Dating differences us europe

) talk like that, but how do you know it's not that people in the US talk like that because that's the official date format?

If the latter then you haven't answered the question.

I suggest that if you do not like this answer, you do me the courtesy to say why you think this one is wrong.

Even better, provide your own answer if you think mine is wrong.

If you write day/month/year in America, you will not be understood.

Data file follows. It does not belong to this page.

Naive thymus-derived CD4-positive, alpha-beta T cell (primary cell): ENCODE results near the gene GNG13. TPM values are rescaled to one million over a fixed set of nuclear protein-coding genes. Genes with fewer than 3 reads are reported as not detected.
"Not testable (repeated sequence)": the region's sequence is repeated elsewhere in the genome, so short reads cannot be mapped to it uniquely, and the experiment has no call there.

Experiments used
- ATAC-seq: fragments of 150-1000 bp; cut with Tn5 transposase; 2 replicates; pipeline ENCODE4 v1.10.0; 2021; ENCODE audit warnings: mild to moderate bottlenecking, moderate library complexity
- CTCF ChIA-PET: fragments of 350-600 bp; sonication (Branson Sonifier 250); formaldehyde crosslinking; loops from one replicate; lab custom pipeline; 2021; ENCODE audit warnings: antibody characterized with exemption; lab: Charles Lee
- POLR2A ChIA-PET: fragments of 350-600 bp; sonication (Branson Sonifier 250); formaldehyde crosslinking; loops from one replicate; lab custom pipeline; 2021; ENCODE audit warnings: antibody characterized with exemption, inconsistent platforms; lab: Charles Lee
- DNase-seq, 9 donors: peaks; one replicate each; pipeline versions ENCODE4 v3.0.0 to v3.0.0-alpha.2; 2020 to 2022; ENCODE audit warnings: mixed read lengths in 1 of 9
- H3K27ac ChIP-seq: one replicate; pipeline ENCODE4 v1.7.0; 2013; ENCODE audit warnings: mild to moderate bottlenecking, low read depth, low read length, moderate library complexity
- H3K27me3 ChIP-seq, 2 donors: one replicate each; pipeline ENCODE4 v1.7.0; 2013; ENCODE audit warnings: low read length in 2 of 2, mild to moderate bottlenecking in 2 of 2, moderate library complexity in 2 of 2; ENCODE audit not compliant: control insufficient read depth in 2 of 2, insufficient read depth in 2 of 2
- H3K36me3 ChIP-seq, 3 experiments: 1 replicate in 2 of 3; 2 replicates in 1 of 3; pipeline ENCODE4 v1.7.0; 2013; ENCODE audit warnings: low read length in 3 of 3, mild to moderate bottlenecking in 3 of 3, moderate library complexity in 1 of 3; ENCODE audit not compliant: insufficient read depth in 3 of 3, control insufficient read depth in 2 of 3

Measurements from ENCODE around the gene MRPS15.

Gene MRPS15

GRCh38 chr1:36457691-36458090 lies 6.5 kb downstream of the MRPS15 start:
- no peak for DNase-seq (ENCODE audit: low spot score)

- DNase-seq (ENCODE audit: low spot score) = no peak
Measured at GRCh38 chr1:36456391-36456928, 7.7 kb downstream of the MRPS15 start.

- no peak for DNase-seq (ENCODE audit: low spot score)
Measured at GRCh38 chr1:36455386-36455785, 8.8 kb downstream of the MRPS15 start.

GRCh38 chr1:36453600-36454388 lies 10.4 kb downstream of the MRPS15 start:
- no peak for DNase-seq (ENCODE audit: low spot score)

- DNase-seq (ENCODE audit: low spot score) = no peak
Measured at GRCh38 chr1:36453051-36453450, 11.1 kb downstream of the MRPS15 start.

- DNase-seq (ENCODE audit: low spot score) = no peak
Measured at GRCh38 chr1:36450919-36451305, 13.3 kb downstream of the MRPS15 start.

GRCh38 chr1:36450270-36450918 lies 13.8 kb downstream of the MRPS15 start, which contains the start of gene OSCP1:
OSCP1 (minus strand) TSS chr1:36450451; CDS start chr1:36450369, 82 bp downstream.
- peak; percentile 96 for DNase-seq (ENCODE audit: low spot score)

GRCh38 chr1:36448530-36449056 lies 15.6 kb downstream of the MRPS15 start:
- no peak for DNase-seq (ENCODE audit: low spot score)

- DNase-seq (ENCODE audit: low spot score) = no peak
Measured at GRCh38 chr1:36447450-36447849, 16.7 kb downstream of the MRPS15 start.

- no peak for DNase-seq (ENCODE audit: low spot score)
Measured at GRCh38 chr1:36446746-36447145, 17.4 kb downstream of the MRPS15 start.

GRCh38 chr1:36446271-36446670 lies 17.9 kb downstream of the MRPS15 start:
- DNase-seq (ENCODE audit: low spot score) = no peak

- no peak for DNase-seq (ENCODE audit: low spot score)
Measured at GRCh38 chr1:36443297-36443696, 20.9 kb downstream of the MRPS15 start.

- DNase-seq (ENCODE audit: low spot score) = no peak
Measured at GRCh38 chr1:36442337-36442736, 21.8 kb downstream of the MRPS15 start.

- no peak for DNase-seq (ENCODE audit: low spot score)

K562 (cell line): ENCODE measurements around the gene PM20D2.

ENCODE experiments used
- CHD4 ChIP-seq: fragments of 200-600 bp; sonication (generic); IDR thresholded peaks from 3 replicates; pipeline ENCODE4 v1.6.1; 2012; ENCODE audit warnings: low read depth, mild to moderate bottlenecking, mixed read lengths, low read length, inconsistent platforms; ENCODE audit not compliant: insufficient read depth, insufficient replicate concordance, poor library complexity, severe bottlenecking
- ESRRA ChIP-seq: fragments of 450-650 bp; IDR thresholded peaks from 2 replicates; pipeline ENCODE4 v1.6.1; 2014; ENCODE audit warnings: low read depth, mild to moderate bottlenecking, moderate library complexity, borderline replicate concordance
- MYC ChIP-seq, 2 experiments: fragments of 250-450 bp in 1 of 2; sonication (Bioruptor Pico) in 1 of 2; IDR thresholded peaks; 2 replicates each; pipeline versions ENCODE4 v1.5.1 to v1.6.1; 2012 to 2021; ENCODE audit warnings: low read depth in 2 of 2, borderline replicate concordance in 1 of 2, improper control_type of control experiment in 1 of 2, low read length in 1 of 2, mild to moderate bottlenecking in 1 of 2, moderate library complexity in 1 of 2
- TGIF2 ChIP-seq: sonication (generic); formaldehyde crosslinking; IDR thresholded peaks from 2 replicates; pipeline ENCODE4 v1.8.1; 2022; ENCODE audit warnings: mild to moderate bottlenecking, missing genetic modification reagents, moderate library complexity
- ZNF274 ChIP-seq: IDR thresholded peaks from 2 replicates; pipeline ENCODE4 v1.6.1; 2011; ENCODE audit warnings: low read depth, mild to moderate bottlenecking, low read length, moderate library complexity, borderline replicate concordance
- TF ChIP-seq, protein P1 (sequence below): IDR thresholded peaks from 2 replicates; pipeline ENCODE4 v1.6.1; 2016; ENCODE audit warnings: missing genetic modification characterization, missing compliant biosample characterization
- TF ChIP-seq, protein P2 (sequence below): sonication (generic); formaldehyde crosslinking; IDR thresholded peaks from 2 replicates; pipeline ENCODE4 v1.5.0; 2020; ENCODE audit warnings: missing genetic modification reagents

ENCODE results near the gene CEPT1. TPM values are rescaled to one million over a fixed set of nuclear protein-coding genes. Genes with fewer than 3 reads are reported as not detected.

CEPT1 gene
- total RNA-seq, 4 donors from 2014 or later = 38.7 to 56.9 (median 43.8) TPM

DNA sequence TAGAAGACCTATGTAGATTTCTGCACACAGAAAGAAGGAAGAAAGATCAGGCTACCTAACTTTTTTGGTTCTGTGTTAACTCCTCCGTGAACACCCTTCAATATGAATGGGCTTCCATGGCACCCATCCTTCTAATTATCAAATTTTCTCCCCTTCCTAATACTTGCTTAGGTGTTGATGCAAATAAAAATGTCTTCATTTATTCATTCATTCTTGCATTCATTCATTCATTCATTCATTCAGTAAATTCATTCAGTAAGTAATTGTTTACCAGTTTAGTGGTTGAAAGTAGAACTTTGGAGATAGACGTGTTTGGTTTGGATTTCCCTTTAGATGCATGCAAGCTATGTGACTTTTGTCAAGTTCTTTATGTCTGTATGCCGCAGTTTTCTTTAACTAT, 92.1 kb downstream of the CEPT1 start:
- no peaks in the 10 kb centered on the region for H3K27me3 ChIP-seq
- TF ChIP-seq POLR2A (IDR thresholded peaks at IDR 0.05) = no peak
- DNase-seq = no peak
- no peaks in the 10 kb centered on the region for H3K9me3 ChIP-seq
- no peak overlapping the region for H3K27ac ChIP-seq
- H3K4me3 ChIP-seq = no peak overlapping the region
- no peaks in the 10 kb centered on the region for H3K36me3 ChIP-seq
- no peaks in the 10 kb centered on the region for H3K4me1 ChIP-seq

I agree with you that using were is correct if the subjunctive is contrary to the fact, as furnished by the example 'if I were you', however the sentence '.I was to say a date I would do so in the format...' does not contain anything to the contrary, hence was is acceptable. Can’t you see that "If I was to say blah blah, I would ..." is a veritable textbook-perfect form of a hypothetical? Thus “If I was” in that instance would be considered wrong by careful writers and speakers.But I couldn't find a definitive discussion of the history of the different formats. 500-1100 AD) dates were written in full sentences (e.g. So the format yyyy-mm-dd became pretty common on official documents, manufacturing stuff or interfaces.Is it just conventional, or is there an official 'British date standard' (like with metric and imperial, for example). "fifteenth day before the calends of April" -- Anglo-Saxon Chronicle) rather than using any kind of notation. I have no sources to quote as such, but personally prefer to use a logical format starting with the lowest unit (days) and ending with the highest (years), thus the 4th of July would be most logical (to me anyway) in European format as 04/07/13, not 07/04/13..So are you saying Americans would never say the "Fourth of July"?:) One way became popularized in one part of the world, another in another, and yet another in yet another.

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